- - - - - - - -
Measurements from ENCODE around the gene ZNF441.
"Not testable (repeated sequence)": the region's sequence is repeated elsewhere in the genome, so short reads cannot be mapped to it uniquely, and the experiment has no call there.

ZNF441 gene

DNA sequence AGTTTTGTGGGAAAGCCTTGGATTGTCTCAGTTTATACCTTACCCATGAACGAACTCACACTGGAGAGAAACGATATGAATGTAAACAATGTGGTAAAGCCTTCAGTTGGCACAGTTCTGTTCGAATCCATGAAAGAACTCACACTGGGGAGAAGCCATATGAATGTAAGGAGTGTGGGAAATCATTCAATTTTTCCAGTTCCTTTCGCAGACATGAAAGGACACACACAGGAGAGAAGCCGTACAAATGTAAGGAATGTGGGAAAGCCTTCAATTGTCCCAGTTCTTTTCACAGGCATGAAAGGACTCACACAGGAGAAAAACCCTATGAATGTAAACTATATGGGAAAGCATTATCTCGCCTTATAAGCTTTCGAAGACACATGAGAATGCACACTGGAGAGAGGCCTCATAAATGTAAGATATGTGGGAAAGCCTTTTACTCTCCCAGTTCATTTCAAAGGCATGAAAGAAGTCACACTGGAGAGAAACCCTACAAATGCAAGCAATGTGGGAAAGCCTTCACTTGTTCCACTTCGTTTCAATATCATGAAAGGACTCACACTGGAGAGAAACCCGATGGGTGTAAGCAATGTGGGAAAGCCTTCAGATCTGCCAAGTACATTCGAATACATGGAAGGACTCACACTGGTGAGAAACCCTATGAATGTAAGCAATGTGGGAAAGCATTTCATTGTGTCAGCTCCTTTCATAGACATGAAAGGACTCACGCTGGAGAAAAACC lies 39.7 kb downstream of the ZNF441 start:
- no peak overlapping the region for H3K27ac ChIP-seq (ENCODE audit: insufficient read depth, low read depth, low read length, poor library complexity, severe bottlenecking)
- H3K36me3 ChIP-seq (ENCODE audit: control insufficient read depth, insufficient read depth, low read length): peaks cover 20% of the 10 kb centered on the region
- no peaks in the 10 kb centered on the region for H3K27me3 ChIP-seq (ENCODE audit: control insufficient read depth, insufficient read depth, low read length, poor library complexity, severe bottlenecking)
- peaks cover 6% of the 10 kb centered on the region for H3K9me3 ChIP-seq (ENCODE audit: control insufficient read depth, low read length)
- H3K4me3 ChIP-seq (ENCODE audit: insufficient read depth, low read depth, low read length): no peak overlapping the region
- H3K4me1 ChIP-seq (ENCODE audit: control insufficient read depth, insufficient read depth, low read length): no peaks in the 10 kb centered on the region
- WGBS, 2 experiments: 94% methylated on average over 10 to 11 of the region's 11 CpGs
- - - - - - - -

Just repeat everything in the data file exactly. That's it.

Measurements from ENCODE around the gene ZNF441.
"Not testable (repeated sequence)": the region's sequence is repeated elsewhere in the genome, so short reads cannot be mapped to it uniquely, and the experiment has no call there.

ZNF441 gene

DNA sequence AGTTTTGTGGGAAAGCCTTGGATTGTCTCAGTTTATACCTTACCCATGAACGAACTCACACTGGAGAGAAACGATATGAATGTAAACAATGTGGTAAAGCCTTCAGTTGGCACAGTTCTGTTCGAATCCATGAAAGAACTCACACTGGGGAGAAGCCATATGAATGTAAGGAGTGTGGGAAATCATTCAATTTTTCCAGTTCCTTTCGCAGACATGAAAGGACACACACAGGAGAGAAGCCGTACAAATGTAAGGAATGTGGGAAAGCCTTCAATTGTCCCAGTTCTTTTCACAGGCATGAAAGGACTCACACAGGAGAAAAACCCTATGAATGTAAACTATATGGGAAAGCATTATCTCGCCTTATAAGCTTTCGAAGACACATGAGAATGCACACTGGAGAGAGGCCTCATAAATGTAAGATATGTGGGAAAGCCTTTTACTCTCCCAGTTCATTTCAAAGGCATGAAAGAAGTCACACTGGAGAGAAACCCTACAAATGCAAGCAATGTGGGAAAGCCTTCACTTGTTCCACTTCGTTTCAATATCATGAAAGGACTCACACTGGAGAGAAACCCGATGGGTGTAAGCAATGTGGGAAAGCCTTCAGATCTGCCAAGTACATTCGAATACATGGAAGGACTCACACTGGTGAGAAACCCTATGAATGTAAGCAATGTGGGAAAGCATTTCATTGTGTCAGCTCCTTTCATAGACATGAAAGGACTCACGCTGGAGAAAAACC lies 39.7 kb downstream of the ZNF441 start:
- no peak overlapping the region for H3K27ac ChIP-seq (ENCODE audit: insufficient read depth, low read depth, low read length, poor library complexity, severe bottlenecking)
- H3K36me3 ChIP-seq (ENCODE audit: control insufficient read depth, insufficient read depth, low read length): peaks cover 20% of the 10 kb centered on the region
- no peaks in the 10 kb centered on the region for H3K27me3 ChIP-seq (ENCODE audit: control insufficient read depth, insufficient read depth, low read length, poor library complexity, severe bottlenecking)
- peaks cover 6% of the 10 kb centered on the region for H3K9me3 ChIP-seq (ENCODE audit: control insufficient read depth, low read length)
- H3K4me3 ChIP-seq (ENCODE audit: insufficient read depth, low read depth, low read length): no peak overlapping the region
- H3K4me1 ChIP-seq (ENCODE audit: control insufficient read depth, insufficient read depth, low read length): no peaks in the 10 kb centered on the region
- WGBS, 2 experiments: 94% methylated on average over 10 to 11 of the region's 11 CpGs